Tom Ross: Deciphering the Steamboat Springs election vote |

Tom Ross: Deciphering the Steamboat Springs election vote

Tom Ross

— Tuesday's election results proved once and for all that I am the world's worst at predicting political outcomes. And I have a college degree in political science.

No matter what your educational background, if you are like me, you've probably spent the past few days sifting through election returns trying to understand the meaning behind the city and county electorates' vote to reject a ban on medical marijuana dispensaries by a significant margin.

More than 54 percent of county voters rejected Referendum 1A, and voters in Steamboat Springs and Oak Creek (Referendums 2C and 2E, respectively) rejected similar bans in their communities by 60 percent. Yampa voters favored Referendum 2A, banning dispensaries by a total vote of 92-50.

Some will look in the rearview mirror and say that had the Routt County measure not been plugged into the same election cycle as the Steamboat referendum, it would have been approved. It's true that 1,832 county voters outside Steamboat voted in favor of the ban and 1,717 opposed it — a surprisingly narrow (to me) margin.

But the political calculus obviously is not as simple as subtracting Steamboat precincts from the Routt County vote. First, everyone who lives in Steamboat also lives in the county. And realistically, at least a percentage of Steamboat voters on both sides

of the question would have been motivated to turn out the vote on the county measure, even without a city referendum on the ballot.

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It's easy to pronounce that "the people have spoken." But what really were they saying?

We all can agree that several thousand voters who do not hold medical marijuana cards opposed the ban.

Perhaps they were thinking:

■ The prevailing marijuana laws are the 2011 equivalent of prohibition.

■ It was unfair of the city to create an environment that encouraged entrepreneurs to invest in marijuana-based businesses, only to put a question before the voters that would have pulled the rug out from under them.

■ Our society is hypocritical in the way it allows children to watch beer commercials during NFL football games but demonizes an herbal remedy.

■ If only out-of-state residents were eligible for medical marijuana cards in Colorado, we could build a substantial marijuana-driven tourism industry right here in Ski Town USA.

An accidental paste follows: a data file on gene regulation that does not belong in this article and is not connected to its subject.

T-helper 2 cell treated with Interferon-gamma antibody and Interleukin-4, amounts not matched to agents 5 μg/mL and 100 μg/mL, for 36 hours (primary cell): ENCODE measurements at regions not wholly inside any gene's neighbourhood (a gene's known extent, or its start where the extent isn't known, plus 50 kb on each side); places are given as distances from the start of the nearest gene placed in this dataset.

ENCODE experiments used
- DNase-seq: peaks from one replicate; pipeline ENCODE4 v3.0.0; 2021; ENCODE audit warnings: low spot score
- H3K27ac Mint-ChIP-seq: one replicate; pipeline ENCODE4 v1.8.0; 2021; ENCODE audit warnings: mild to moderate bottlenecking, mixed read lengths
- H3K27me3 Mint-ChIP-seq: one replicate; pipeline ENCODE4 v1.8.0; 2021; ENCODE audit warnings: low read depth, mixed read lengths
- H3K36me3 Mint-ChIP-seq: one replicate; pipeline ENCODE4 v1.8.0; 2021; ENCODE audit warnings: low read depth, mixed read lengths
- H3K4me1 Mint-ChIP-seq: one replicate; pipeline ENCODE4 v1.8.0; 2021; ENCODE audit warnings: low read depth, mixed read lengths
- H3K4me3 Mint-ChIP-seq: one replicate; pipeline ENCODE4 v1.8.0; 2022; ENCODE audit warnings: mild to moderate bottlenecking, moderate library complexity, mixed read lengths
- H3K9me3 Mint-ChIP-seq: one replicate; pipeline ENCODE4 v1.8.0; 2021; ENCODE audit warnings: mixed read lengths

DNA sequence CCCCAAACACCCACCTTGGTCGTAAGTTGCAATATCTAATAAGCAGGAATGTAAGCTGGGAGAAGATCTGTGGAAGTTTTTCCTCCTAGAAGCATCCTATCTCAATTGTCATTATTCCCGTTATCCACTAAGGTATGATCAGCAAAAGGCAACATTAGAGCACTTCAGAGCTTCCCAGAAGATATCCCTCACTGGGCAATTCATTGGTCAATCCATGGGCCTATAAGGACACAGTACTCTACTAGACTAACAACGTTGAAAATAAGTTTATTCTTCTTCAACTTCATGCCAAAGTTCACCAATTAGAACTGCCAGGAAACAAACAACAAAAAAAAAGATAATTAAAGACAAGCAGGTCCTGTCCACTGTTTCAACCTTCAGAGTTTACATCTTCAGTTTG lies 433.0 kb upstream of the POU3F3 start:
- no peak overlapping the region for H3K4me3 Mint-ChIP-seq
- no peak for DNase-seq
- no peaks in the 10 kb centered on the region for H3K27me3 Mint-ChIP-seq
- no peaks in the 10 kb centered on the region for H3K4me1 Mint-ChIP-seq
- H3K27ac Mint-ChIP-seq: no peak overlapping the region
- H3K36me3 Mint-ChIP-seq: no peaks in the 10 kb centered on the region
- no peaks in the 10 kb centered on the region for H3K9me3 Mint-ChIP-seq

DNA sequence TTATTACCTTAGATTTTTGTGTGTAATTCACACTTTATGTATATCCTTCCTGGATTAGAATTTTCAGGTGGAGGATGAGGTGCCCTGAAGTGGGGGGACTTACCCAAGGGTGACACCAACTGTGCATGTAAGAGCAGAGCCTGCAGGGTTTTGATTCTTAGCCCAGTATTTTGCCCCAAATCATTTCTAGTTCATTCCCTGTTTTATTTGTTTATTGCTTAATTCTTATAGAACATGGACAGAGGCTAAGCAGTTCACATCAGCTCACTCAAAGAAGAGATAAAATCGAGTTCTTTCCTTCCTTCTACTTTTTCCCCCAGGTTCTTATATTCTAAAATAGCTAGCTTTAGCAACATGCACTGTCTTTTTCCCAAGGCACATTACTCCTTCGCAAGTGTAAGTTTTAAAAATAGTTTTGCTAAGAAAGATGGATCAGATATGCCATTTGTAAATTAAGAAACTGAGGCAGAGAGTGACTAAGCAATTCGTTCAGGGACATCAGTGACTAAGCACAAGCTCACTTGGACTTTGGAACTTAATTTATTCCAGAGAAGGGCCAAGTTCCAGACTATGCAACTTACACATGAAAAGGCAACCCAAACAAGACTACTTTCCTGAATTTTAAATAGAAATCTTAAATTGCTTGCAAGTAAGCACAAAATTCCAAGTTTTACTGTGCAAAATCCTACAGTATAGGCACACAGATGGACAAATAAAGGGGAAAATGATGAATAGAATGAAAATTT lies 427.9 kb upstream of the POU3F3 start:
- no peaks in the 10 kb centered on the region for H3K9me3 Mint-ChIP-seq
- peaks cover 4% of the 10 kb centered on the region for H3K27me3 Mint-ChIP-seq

■ Our school district needs the revenue that medical marijuana generates for the half-cent sales tax the city collects for the Steamboat Springs Education Fund.

I don't have the answers to these provocative questions. But I do have a slam-dunk recommendation for school district and city officials.

The Steamboat Springs School Board faces a dilemma about whether to continue funding its share of the cost of placing a Steamboat police officer in the high school in the role of community resource officer. Considering that the half-cent of sales tax for education applies to marijuana sales, would it be appropriate for the Education Fund Board to offer the School Board the gift of an amount equivalent to marijuana tax receipts to help fund the school resource officer?

I doubt that medical marijuana sales generate enough tax revenues to fund half of the salary for that position. But at the least, it would solve a moral dilemma.

Similarly, the city could break out the equivalent of sales tax revenues generated by medical marijuana and fund a drug education program for youths through Grand Futures Prevention Coalition.

There's one thing I'm fairly confident of: The thousands who voted against the ban weren't saying that they are indifferent to the social ills children and adolescents can be exposed to through experimentation with drugs and alcohol.

And just in case you were wondering, yes, I inadvertently inhaled some funny-smelling smoke during the free Grace Potter concert at Howelsen Hill last summer. It was difficult to avoid, but I'm fairly certain that I did not cop a buzz.

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